> noses at the community and the City of Richmond City Council even up to last
> nights School Board Meeting, with a staement from Ramsey that another
> meeting will be held to tell the community how the process works.
> I went on longer than I had intended Charley, but I have been watching this
> tree for the last few days and musing that maybe, just maybe people are
> starting to really get what Scottie, Marsha and I have been saying over the
> past 20 years.
> >From: "c_cowens"
> >Reply-To: email@example.com
> >To: firstname.lastname@example.org
> >Subject: [wccusdtalk] Re: High School Reform
> >Date: Thu, 08 Jul 2004 07:08:48 -0000
> >Yes, what you say is true, but I also think there is room for
> >businesses to do the old-fashoined kind of good-deed giving at an even
> >higher level. The problem is with a possible change in the nature of
> >the giving that the new "Biz" fund is a harbinger of. At the first
> >level, there is pooling and a more government grant-making approach.
> >Pooling might sound good, but it can also crowd out independent
> >projects as the Biz fund informally becomes the only place to give.
> >The grant-making approach means stressing "results" that mean
> >something to gj and the business types in the Biz fund but not
> >necessarily to people in the schools. At the next level, giving
> >becomes a way of buying influence either through the Biz fund becoming
> >a significant source of input for general policy-making because of the
> >money they are bringing in or through explicit quid pro quos in
> >specific grants along the lines of: We'll give you this extra dollar,
> >if you'll spend this $100 of taxpayers' money you already have the way
> >we want.
> >Charley Cowens
> >--- In email@example.com, Marilyn Langlois
> > wrote:
> > > Thanks to everyone for your comments on the high school reform issue.
> > >
> > > It's wonderful to know that local businesses are taking an interest in
> > > supporting our schools. I would suggest that the best way for them
> >to do so
> > > is by doing the kinds of things that businesses are best able to do:
> > >
> > > --willingly pay their fair share of taxes to support the public good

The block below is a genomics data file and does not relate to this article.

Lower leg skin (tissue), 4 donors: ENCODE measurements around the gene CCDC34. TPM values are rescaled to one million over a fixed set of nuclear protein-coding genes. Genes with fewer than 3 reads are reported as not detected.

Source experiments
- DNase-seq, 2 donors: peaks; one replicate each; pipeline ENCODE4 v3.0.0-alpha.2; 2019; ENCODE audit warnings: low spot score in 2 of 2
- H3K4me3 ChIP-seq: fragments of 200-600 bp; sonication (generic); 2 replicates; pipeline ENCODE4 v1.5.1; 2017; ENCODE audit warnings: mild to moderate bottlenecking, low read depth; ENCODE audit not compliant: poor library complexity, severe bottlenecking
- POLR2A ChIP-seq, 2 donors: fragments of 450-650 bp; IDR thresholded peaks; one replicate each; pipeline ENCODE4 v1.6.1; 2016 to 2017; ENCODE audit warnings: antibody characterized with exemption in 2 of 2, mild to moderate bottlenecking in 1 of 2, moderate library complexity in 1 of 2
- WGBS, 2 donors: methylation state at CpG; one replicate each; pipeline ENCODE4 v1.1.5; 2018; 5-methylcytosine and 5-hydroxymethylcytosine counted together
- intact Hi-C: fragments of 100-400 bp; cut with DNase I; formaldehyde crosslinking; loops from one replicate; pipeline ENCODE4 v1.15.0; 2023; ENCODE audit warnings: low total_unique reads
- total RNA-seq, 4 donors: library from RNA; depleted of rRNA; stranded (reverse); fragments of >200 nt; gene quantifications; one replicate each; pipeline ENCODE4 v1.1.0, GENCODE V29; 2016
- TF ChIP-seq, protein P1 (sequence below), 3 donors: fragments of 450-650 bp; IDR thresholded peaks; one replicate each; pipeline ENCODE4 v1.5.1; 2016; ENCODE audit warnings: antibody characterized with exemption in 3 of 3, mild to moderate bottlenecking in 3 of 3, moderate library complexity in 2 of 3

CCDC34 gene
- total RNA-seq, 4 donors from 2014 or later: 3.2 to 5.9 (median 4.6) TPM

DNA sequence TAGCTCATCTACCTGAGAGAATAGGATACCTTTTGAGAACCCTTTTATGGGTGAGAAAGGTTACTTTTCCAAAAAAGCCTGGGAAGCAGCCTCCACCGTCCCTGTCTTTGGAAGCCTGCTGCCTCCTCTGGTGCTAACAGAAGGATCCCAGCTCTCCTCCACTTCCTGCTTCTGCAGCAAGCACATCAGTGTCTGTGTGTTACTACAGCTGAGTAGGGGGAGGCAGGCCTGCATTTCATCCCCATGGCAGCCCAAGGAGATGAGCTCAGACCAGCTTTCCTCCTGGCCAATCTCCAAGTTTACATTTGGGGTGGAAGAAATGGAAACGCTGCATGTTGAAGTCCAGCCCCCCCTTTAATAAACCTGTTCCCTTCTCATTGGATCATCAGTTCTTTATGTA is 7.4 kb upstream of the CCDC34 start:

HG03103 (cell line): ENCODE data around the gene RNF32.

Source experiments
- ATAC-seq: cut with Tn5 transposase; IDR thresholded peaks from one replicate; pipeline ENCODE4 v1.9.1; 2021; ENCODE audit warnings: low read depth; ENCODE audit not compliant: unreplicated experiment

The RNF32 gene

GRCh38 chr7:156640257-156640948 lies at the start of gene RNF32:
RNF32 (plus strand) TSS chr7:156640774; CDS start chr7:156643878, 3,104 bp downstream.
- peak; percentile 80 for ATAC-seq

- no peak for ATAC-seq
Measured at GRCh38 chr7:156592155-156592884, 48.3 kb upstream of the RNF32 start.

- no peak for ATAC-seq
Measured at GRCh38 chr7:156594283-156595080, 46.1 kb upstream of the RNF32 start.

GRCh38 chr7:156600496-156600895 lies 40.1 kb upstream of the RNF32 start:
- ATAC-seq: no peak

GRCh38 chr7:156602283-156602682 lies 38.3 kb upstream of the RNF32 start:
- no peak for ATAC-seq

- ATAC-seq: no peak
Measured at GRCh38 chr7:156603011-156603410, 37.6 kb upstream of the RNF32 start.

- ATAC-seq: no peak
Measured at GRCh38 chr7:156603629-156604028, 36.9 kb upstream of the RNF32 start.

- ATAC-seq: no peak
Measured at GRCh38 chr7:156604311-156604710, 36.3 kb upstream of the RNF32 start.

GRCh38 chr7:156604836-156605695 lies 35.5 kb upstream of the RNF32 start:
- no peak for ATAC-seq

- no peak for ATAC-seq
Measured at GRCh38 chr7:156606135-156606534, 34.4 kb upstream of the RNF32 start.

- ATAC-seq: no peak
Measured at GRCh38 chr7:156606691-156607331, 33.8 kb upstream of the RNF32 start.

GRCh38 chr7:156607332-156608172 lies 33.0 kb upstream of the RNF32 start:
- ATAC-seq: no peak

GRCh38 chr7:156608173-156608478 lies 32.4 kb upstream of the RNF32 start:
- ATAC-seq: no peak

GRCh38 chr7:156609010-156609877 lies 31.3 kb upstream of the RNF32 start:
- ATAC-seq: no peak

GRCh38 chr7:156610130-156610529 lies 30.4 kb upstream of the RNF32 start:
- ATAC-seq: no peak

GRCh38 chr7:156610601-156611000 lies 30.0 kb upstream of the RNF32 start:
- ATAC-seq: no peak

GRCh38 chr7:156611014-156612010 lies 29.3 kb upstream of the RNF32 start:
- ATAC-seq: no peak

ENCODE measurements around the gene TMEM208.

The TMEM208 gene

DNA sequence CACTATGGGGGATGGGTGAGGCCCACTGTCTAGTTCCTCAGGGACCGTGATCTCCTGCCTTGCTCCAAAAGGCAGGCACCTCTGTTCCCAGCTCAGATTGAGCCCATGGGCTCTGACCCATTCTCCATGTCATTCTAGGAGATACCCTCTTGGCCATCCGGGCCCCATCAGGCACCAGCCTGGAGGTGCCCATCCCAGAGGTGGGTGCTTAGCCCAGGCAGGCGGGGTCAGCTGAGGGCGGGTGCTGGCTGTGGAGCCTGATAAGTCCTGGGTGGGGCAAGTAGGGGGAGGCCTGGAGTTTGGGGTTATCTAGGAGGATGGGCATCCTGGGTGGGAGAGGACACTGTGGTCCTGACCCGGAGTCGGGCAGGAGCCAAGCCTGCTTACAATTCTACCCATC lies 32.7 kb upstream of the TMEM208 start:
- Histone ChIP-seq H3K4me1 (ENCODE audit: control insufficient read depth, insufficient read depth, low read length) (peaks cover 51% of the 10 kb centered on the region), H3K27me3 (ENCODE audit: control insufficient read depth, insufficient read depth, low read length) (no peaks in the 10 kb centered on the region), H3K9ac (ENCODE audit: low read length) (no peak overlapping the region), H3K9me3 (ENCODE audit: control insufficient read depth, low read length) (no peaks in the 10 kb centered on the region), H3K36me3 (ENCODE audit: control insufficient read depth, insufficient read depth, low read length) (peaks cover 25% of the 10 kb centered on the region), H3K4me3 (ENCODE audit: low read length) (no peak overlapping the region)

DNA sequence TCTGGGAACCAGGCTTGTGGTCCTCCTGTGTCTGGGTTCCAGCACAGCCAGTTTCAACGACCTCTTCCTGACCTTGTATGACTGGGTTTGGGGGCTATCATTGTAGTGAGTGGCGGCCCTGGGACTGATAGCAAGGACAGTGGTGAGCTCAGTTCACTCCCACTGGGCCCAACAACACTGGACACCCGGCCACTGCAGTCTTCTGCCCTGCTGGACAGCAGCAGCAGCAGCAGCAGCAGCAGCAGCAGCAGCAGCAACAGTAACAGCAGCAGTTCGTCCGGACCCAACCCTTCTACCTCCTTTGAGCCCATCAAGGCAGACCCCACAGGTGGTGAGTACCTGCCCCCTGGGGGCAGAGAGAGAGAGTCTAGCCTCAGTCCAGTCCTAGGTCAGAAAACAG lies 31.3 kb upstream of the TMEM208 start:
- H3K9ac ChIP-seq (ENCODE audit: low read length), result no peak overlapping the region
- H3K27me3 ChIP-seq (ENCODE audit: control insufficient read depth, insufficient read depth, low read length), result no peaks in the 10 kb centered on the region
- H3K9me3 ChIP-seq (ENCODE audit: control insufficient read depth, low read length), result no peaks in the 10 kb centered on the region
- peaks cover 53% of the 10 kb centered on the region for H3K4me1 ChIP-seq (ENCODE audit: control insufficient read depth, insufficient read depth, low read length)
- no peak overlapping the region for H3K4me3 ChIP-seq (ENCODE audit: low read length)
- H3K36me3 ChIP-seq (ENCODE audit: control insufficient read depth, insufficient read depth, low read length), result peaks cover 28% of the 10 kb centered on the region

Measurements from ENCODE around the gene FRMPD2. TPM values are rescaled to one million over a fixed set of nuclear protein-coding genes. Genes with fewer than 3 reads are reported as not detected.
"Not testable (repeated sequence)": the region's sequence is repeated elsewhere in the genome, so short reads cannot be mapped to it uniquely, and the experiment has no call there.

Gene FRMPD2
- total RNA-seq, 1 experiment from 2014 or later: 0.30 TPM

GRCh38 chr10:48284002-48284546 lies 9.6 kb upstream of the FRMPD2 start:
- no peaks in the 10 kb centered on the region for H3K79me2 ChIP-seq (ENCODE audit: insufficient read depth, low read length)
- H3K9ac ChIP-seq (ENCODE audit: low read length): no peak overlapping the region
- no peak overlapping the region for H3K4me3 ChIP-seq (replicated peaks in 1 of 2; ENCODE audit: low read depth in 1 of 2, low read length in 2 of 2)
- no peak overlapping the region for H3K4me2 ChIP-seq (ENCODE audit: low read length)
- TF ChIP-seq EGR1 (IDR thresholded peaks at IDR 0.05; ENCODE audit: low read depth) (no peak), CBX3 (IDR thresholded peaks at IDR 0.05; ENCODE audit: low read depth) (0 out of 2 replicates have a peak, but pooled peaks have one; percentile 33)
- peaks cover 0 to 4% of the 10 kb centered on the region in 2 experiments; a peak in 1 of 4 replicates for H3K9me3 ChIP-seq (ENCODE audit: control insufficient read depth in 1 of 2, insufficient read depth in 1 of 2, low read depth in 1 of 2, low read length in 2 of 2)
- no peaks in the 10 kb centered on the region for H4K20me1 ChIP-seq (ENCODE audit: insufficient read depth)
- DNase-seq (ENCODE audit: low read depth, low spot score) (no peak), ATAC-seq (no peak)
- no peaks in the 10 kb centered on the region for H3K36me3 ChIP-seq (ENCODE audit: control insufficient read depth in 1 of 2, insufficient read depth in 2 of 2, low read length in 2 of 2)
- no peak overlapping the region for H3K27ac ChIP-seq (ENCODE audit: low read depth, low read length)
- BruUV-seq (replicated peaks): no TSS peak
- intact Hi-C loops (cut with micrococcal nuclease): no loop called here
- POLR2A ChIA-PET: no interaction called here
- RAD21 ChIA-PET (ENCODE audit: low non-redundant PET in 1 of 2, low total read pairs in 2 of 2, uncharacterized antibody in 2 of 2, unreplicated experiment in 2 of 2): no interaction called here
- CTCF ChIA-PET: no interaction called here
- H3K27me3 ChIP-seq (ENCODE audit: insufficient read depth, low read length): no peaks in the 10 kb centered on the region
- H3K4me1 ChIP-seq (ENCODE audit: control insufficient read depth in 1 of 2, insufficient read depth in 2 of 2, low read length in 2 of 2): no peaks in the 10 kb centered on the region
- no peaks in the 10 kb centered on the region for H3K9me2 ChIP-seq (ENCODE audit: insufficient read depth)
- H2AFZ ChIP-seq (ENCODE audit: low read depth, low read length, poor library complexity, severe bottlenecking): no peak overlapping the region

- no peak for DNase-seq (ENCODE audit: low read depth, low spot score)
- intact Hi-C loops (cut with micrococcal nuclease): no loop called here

> > > (including education)
> > >
> > > --provide decent jobs for all of their employees, including young people
> > > emerging from the public education system
> > >
> > > --provide additional job-specific training to their employees as
> > >
> > > --provide high quality goods and services to the community (including
> > > students, parents, school employees) at reasonable rates.
> > >
> > > Businesspeople are not pedagogues, even if they happen to have
> > > children. They are also not grassroots, unless they belong to truly
> > > grassroots organizations or movements.
> > >
> > > Thus, if you want to involve the grassroots in making sound pedagogical
> > > recommendations about high school reform, any "Blue Ribbon Commission"
> > > should include:
> > >
> > > --representatives of grassroots organizations concerned with education:
> > > these should include long-standing, well-recognized ones such as
> >PTA, NAACP,
> > > League of Women Voters, CCISCO, ACORN, etc. as well as some locally
> > > ones such as West County Parents, Pinole CARE, March4Education, etc.
> > >
> > > --first-rate pedagogues who are widely recognized as experts in the
> >field of
> > > education, such as Linda Darling-Hammond, Deborah Meier, etc.
> > >
> > > --prominent local educators like Melita Sims-Agbabiaka of the
> > > defunct Barbara Alexander Academy, who is still making valiant
> >efforts to
> > > create a space to educate those high school students who fall
> >through the
> > > cracks and become invisible until they wind up in prison or die.
> > >
> > > Looking forward to following this discussion--
> > > Marilyn
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- Mr. Genser:
Some of us have met you and yes we think you set yourself on a
pedestal. You must feel you are on a pedestal as you still have not
answered why business people like yourself have not worked to help
kids for whom vocational services may be their only chance for job
with a LIVING WAGE!! I have a child who most likely will not go to
a four year college, yet I was told there is no money for additional
vocational services to address the vocational assessment my child
finally received. So she has an assessment but like a restraining
order, it is worth no more than the paper it is written on. Have
any of the business representatives and/or businesses offered to set
up training programs/positions for these kids? Again I ask, are we
only concerned with those kids who will go to college or are we
going to address ALL educational avenues that these kids can explore?
The parents of the WCCUSD will be much more likely to trust and
believe in these committees if and when these questions and others
like them are adequately explored and answered.